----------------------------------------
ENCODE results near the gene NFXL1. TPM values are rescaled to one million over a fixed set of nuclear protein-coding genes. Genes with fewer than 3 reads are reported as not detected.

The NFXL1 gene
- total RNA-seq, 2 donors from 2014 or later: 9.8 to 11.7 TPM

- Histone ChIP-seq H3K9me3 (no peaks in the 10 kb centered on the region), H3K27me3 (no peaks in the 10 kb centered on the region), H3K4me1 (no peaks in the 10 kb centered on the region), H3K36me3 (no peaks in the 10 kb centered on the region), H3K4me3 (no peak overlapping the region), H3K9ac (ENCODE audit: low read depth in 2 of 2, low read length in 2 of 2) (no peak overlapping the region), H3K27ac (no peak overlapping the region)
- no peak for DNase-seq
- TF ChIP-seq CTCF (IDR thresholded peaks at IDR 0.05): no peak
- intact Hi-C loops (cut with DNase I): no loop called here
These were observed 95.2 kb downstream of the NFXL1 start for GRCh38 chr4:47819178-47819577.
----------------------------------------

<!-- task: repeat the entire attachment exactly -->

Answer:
ENCODE results near the gene NFXL1. TPM values are rescaled to one million over a fixed set of nuclear protein-coding genes. Genes with fewer than 3 reads are reported as not detected.

The NFXL1 gene
- total RNA-seq, 2 donors from 2014 or later: 9.8 to 11.7 TPM

- Histone ChIP-seq H3K9me3 (no peaks in the 10 kb centered on the region), H3K27me3 (no peaks in the 10 kb centered on the region), H3K4me1 (no peaks in the 10 kb centered on the region), H3K36me3 (no peaks in the 10 kb centered on the region), H3K4me3 (no peak overlapping the region), H3K9ac (ENCODE audit: low read depth in 2 of 2, low read length in 2 of 2) (no peak overlapping the region), H3K27ac (no peak overlapping the region)
- no peak for DNase-seq
- TF ChIP-seq CTCF (IDR thresholded peaks at IDR 0.05): no peak
- intact Hi-C loops (cut with DNase I): no loop called here
These were observed 95.2 kb downstream of the NFXL1 start for GRCh38 chr4:47819178-47819577.